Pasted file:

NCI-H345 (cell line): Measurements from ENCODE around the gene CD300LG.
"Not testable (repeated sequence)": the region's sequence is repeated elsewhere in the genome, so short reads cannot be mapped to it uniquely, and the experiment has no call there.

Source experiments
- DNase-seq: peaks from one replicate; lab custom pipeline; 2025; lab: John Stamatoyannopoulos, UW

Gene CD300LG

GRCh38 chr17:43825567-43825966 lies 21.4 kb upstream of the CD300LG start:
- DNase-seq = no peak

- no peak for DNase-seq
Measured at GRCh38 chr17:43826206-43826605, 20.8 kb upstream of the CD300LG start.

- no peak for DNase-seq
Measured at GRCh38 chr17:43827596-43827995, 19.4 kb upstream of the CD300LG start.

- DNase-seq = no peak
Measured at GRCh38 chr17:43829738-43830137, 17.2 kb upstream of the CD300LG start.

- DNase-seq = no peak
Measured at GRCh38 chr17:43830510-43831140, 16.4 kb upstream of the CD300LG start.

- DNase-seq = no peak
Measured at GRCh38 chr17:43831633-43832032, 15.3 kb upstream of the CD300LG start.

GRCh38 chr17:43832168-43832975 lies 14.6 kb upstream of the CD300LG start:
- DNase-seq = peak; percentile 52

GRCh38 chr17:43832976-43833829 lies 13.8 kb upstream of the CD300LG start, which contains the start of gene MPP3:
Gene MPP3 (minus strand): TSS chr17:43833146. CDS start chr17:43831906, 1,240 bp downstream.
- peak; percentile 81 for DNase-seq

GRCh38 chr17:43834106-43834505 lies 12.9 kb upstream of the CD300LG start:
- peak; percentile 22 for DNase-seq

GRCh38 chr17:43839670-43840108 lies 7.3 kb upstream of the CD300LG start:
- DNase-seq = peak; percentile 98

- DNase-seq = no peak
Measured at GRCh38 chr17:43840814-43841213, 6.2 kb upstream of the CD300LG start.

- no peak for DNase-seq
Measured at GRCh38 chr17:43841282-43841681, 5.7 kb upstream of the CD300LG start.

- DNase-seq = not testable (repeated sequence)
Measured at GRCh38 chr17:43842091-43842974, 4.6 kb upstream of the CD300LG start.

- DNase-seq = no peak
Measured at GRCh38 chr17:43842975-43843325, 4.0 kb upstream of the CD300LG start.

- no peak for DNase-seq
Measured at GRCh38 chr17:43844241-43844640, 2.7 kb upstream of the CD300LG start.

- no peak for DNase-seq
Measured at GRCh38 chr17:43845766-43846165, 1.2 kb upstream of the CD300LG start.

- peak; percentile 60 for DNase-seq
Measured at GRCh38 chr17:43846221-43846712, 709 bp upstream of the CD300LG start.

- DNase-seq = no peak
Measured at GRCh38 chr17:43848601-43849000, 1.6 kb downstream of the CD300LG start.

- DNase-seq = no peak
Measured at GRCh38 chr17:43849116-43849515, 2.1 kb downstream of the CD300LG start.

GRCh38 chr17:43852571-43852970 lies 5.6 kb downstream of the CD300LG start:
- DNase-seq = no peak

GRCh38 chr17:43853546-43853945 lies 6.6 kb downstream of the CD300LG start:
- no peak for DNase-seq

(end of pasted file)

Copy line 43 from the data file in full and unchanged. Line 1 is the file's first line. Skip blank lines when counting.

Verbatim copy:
- DNase-seq = no peak